Given that Microsoft now considers Linux a ‘first-class citizen’, SQL Server 2017 offers native support for Linux. It is engineered to be cross-platform, and that’s good news for Linux administrators and open source developers. Microsoft’s support for Linux (and open source in general), has come into clearer focus, and the company’s mission now seems to be all about bringing its tools to wherever its users are.
Microsoft has been known for proprietary software, and this openness to the open source community came as a surprise; the development is quite recent, and one in the right direction. SQL Server has had a myriad of GUI and CLI tools. These tools have also, along with SQL Server itself, have become cross-platform. These tools are almost equally as good on Linux as Windows, and they help effectively manage, develop, and administer SQL Server. Some of the tools are:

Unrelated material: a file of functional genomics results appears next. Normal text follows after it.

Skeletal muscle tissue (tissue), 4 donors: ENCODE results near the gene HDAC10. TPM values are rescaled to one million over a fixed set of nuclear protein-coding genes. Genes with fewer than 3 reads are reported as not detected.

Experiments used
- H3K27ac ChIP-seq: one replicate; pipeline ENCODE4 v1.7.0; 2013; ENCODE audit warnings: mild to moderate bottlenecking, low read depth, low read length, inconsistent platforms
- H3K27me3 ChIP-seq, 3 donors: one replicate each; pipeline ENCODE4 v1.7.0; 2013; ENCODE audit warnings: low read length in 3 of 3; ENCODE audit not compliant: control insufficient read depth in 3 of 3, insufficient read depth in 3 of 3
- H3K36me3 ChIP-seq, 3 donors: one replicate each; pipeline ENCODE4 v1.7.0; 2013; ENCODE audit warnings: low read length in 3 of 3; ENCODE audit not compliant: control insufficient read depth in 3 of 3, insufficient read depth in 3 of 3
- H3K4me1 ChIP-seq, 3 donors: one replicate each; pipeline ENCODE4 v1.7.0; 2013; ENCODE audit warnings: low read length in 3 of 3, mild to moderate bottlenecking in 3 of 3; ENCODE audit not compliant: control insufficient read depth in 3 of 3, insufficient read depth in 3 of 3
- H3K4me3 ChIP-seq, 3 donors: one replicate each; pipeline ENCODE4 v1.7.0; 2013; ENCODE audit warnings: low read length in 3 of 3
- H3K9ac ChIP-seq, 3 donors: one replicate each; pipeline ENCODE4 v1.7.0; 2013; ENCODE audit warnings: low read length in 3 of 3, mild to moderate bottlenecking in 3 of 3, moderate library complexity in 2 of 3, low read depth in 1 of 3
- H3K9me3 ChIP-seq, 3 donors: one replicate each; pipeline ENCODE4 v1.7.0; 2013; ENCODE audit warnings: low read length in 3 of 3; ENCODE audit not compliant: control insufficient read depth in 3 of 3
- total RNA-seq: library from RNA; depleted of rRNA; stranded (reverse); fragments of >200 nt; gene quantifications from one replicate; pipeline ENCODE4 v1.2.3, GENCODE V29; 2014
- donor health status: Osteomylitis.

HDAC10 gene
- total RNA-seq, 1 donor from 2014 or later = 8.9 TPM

- DMV tool
- SQL Operations Studio
- SQL Extension for VS code
At first, it seems like a myriad of them. Taking one piece at a time helps with understanding the tools. Let us try to classify these tools based on what they are useful for:
- Support for Custom Query execution
- Data can be viewed as JSON
- Bash supports utilities such as cut, grep, sed, and awk, etc.
- Projection of the live/real-time DMV data
- Cross-platform tools which work on both SQL Server on Windows as well as SQL Server on Linux
- DBFS is available for Ubuntu, RedHat Enterprise Linux, and CentOS as of writing this article.